Her dress partook of the antique, for new fashions seldom penetrated into the Highlands, nor would they easily have found their way to a castle inhabited chiefly by men, whose sole occupation was war and the chase. Yet Annot’s garments were not only becoming, but even rich. Her open jacket, with a high collar, was composed of blue cloth, richly embroidered, and had silver clasps to fasten, when it pleased the wearer. Its sleeves, which were wide, came no lower than the elbow, and terminated in a golden fringe; under this upper coat, if it can be so termed, she wore an under dress of blue satin, also richly embroidered, but which was several shades lighter in colour than the upper garment. The petticoat was formed of tartan silk, in the sett, or pattern, of which the colour of blue greatly predominated, so as to remove the tawdry effect too frequently produced in tartan, by the mixture and strong opposition of colours. An antique silver chain hung round her neck, and supported the WREST, or key, with which she turned her instrument. A small ruff rose above her collar, and was secured by a brooch of some value, an old keepsake from Lord Menteith. Her profusion of light hair almost hid her laughing eyes, while, with a smile and a blush, she mentioned that she had M’Aulay’s directions to ask them if they chose music. Sir Duncan Campbell gazed with considerable surprise and interest at the lovely apparition, which thus interrupted his debate with Allan M’Aulay.
“Can this,” he said to him in a whisper, “a creature so beautiful and so elegant, be a domestic musician of your brother’s establishment?”
“By no means,” answered Allan, hastily, yet with some hesitation; “she is a — a — near relation of our family — and treated,” he added, more firmly, “as an adopted daughter of our father’s house.”
As he spoke thus, he arose from his seat, and with that air of courtesy which every Highlander can assume when it suits him to practise it, he resigned it to Annot, and offered to her, at the same time, whatever refreshments the table afforded, with an assiduity which was probably designed to give Sir Duncan an impression of her rank and consequence. If such was Allan’s purpose, however, it was unnecessary. Sir Duncan kept his eyes fixed upon Annot with an expression of much deeper interest than could have arisen from any impression that she was a person of consequence. Annot even felt embarrassed under the old knight’s steady gaze; and it was not without considerable hesitation, that, tuning her instrument, and receiving an assenting look from Lord Menteith and Allan, she executed the following ballad, which our friend, Mr. Secundus M’Pherson, whose goodness we had before to acknowledge, has thus translated into the English tongue:
November’s hail-cloud drifts away,
November’s sunbeam wan
Looks coldly on the castle grey,
When forth comes Lady Anne.
The orphan by the oak was set,
Her arms, her feet, were bare,
The hail-drops had not melted yet,
Amid her raven hair.
“And, Dame,” she said, “by all the ties
That child and mother know,
Aid one who never knew these joys,
Relieve an orphan’s woe.”
The Lady said, “An orphan’s state
Is hard and sad to bear;
Yet worse the widow’d mother’s fate,
Who mourns both lord and heir.
“Twelve times the rolling year has sped,
Since, when from vengeance wild
Of fierce Strathallan’s Chief I fled,
Forth’s eddies whelm’d my child.”
“Twelve times the year its course has born,”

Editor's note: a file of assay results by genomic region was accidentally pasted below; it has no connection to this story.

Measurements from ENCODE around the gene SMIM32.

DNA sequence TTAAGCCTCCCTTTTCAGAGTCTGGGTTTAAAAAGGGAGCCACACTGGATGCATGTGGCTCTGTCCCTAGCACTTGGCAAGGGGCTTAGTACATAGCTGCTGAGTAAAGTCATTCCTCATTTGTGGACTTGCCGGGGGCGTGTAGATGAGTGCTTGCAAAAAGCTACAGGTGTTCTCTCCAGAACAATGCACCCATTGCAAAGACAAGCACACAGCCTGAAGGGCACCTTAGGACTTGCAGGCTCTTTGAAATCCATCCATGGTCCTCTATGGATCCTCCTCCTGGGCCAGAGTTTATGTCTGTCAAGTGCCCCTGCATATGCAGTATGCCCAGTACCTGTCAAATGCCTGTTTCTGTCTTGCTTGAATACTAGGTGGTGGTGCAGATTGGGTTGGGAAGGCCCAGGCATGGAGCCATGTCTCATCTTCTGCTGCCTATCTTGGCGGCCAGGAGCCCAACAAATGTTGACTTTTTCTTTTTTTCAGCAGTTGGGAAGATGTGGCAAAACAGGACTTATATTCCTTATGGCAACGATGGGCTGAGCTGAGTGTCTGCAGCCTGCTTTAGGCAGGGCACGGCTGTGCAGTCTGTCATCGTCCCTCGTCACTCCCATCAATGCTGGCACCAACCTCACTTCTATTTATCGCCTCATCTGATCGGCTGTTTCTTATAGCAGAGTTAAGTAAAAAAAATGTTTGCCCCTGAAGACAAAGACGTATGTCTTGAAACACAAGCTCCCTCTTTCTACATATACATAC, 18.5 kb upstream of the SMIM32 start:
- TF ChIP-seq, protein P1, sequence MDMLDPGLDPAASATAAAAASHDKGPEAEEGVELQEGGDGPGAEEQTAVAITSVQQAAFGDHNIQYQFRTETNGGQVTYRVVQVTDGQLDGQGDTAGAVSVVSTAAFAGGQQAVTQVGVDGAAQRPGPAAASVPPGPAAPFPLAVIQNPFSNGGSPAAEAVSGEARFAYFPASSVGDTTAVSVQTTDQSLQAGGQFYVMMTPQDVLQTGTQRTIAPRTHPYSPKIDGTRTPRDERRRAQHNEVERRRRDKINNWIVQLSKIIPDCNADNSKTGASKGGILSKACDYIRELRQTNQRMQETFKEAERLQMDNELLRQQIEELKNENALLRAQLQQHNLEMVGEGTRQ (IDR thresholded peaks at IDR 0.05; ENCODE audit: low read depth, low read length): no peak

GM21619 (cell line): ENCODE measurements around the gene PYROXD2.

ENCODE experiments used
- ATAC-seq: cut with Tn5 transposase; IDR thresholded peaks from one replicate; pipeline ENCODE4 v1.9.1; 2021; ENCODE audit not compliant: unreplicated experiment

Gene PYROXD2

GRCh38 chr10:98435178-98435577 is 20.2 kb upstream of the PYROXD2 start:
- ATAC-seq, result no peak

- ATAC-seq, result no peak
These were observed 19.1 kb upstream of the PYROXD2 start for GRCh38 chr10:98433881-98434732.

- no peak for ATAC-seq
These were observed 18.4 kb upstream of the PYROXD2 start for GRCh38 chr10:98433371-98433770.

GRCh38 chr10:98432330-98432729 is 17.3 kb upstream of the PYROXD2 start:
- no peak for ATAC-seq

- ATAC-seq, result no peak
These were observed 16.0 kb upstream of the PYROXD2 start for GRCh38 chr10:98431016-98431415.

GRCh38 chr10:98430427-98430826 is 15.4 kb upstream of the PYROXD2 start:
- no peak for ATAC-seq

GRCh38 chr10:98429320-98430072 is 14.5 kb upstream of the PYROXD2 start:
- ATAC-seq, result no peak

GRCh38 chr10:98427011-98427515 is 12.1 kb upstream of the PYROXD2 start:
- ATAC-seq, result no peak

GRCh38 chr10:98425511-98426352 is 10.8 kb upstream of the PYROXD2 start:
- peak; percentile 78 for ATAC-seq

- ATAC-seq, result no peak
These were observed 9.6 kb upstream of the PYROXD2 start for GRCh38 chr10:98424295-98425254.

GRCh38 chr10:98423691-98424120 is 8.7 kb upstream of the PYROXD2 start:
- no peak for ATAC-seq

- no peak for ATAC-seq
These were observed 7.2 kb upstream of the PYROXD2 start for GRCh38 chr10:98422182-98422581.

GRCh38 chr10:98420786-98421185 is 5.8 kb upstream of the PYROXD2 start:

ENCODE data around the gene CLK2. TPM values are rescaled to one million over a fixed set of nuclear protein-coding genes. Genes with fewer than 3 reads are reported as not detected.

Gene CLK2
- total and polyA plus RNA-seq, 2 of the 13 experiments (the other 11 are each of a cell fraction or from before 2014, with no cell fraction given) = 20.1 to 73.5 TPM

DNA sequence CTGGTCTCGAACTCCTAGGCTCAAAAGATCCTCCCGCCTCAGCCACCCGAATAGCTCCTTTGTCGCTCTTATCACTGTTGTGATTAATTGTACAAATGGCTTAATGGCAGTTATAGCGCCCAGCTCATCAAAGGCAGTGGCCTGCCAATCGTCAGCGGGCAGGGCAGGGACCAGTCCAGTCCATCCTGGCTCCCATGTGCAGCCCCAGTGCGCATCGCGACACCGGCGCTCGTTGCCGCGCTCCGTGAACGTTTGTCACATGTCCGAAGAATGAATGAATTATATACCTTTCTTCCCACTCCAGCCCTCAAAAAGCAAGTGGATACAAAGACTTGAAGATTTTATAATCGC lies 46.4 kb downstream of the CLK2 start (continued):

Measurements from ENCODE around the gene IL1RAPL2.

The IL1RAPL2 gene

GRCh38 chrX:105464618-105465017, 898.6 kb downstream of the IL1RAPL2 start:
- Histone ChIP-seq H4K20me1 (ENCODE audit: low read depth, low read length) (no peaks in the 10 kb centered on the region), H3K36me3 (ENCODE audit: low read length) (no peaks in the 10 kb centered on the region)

The wandering maid replied,
“Since fishers on St. Bridget’s morn
Drew nets on Campsie side.
“St. Bridget sent no scaly spoil; —
An infant, wellnigh dead,
They saved, and rear’d in want and toil,
To beg from you her bread.”
That orphan maid the lady kiss’d —
“My husband’s looks you bear;
St. Bridget and her morn be bless’d!
You are his widow’s heir.”
They’ve robed that maid, so poor and pale,
In silk and sandals rare;
And pearls, for drops of frozen hail,
Are glistening in her hair.
The admirers of pure Celtic antiquity, notwithstanding the elegance of the above translation, may be desirous to see a literal version from the original Gaelic, which we therefore subjoin; and have only to add, that the original is deposited with Mr. Jedediah Cleishbotham.
The hail-blast had drifted away upon the wings of the gale of autumn. The sun looked from between the clouds, pale as the wounded hero who rears his head feebly on the heath when the roar of battle hath passed over him.
Finele, the Lady of the Castle, came forth to see her maidens pass to the herds with their leglins [Milk-pails].
There sat an orphan maiden beneath the old oak-tree of appointment. The withered leaves fell around her, and her heart was more withered than they.
The parent of the ice [poetically taken from the frost] still congealed the hail-drops in her hair; they were like the specks of white ashes on the twisted boughs of the blackened and half-consumed oak that blazes in the hall.
And the maiden said, “Give me comfort, Lady, I am an orphan child.” And the Lady replied, “How can I give that which I have not? I am the widow of a slain lord — the mother of a perished child. When I fled in my fear from the vengeance of my husband’s foes, our bark was overwhelmed in the tide, and my infant perished. This was on St. Bridget’s morn, near the strong Lyns of Campsie. May ill luck light upon the day.” And the maiden answered, “It was on St. Bridget’s morn, and twelve harvests before this time, that the fishermen of Campsie drew in their nets neither grilse nor salmon, but an infant half dead, who hath since lived in misery, and must die, unless she is now aided.” And the Lady answered, “Blessed be Saint Bridget and her morn, for these are the dark eyes and the falcon look of my slain lord; and thine shall be the inheritance of his widow.” And she called for her waiting attendants, and she bade them clothe that maiden in silk, and in samite; and the pearls which they wove among her black tresses, were whiter than the frozen hail-drops.
While the song proceeded, Lord Menteith observed, with some surprise, that it appeared to produce a much deeper effect upon the mind of Sir Duncan Campbell, than he could possibly have anticipated from his age and character. He well knew that the Highlanders of that period possessed a much greater sensibility both for tale and song than was found among their Lowland neighbours; but even this, he thought, hardly accounted for the embarrassment with which the old man withdrew his eyes from the songstress, as if unwilling to suffer them to rest on an object so interesting. Still less was it to be expected, that features which expressed pride, stern common sense, and the austere habit of authority, should have been so much agitated by so trivial a circumstance. As the Chief’s brow became clouded, he drooped his large shaggy grey eyebrows until they almost concealed his eyes, on the lids of which something like a tear might be seen to glisten. He remained silent and fixed in the same posture for a minute or two, after the last note had ceased to vibrate. He then raised his head, and having looked at Annot Lyle, as if purposing to speak to her, he as suddenly changed that purpose, and was about to address Allan, when the door opened, and the Lord of the Castle made his appearance.
Last updated Monday, December 22, 2014 at 10:54